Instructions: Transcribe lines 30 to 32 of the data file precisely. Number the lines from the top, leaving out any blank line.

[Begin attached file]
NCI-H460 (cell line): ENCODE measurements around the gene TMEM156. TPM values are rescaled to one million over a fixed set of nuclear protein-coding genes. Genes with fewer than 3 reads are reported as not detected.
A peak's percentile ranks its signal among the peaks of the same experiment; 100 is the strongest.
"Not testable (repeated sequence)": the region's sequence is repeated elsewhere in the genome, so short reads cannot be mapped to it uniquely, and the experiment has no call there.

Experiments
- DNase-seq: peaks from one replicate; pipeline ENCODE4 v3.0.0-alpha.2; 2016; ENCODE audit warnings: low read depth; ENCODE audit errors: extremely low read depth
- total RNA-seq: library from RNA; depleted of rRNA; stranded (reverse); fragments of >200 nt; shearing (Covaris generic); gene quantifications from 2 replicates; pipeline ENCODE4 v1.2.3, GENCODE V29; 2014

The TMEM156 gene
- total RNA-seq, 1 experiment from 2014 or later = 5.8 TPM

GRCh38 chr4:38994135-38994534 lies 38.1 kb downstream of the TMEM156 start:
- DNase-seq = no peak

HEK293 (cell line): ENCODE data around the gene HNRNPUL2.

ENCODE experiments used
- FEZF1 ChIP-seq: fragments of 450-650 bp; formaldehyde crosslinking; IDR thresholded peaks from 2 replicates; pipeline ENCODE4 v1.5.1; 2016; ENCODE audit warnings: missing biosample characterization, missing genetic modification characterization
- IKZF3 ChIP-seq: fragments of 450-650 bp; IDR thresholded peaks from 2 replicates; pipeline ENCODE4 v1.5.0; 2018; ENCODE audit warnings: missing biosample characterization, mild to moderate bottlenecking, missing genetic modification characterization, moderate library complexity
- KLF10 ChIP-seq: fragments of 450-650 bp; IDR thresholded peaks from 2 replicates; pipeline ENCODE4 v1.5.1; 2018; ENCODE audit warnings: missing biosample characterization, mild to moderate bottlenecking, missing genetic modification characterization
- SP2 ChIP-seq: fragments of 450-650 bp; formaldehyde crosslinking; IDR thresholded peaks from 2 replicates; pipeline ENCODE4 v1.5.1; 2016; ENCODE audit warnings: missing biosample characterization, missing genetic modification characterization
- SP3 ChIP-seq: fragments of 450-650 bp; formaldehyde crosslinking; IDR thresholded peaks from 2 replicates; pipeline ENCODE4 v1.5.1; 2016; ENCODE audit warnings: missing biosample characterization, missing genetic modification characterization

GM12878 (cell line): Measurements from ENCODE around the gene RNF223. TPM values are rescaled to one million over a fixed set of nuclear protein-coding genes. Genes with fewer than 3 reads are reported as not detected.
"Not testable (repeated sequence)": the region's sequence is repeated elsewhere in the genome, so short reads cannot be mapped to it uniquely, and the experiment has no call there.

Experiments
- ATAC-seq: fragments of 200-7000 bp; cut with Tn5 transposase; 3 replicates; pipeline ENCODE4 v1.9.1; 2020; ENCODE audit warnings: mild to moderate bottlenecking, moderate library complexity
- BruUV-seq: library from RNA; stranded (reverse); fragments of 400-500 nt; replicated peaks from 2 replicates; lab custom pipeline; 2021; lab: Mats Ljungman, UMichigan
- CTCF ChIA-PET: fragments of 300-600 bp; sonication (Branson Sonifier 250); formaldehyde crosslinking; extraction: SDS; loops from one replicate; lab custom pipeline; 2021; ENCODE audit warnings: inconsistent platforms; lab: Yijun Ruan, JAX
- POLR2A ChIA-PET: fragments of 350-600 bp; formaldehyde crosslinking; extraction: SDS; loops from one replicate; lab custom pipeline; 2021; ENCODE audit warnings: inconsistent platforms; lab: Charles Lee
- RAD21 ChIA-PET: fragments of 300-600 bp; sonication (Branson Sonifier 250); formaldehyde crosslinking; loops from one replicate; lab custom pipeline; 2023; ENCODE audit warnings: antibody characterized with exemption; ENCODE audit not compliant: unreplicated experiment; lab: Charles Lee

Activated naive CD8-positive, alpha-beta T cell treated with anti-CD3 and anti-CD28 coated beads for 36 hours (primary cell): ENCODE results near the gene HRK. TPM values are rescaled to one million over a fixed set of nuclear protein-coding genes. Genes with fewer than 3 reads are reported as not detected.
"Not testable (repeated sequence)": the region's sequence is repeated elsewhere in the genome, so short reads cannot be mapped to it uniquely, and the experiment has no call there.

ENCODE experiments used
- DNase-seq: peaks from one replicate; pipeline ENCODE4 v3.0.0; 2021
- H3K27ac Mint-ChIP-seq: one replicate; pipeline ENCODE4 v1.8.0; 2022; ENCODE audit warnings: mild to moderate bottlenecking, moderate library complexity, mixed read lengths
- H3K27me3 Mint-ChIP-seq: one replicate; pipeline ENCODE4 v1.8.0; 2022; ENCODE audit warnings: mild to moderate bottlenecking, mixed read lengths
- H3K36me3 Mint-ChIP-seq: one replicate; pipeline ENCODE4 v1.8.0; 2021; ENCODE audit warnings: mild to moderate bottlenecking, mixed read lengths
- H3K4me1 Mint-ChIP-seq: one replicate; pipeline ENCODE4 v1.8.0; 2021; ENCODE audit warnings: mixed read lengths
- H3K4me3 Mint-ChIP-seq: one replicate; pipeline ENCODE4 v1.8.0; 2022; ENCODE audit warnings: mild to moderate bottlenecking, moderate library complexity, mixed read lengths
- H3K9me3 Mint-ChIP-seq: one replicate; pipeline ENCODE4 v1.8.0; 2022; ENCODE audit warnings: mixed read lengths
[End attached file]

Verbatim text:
- H3K27ac Mint-ChIP-seq: one replicate; pipeline ENCODE4 v1.8.0; 2022; ENCODE audit warnings: mild to moderate bottlenecking, moderate library complexity, mixed read lengths
- H3K27me3 Mint-ChIP-seq: one replicate; pipeline ENCODE4 v1.8.0; 2022; ENCODE audit warnings: mild to moderate bottlenecking, mixed read lengths
- H3K36me3 Mint-ChIP-seq: one replicate; pipeline ENCODE4 v1.8.0; 2021; ENCODE audit warnings: mild to moderate bottlenecking, mixed read lengths